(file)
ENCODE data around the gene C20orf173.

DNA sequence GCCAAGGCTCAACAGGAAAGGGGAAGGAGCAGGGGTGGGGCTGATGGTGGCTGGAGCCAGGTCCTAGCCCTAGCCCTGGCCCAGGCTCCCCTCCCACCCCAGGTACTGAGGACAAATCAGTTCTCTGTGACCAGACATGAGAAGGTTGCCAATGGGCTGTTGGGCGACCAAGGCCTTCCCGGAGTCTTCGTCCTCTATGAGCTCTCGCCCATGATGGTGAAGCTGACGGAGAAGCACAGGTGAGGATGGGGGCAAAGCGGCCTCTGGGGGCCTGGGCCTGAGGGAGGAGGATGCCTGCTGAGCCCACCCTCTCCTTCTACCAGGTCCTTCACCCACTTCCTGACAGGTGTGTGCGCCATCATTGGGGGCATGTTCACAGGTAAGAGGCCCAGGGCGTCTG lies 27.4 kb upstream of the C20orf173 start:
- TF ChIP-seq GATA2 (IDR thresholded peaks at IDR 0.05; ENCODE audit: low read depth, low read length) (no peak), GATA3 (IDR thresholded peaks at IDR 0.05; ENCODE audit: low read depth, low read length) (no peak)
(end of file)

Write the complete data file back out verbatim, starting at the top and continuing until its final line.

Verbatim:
ENCODE data around the gene C20orf173.

DNA sequence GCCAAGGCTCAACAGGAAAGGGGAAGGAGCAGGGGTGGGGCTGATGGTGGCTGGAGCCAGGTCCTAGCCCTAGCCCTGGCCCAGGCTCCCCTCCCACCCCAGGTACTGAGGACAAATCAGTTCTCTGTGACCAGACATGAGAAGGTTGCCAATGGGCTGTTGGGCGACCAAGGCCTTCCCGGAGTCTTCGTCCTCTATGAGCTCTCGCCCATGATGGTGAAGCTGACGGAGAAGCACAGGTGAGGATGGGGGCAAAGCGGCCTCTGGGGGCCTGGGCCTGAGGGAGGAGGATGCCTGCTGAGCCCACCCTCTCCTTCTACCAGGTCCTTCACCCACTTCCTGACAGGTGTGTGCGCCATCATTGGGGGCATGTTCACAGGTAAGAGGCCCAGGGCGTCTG lies 27.4 kb upstream of the C20orf173 start:
- TF ChIP-seq GATA2 (IDR thresholded peaks at IDR 0.05; ENCODE audit: low read depth, low read length) (no peak), GATA3 (IDR thresholded peaks at IDR 0.05; ENCODE audit: low read depth, low read length) (no peak)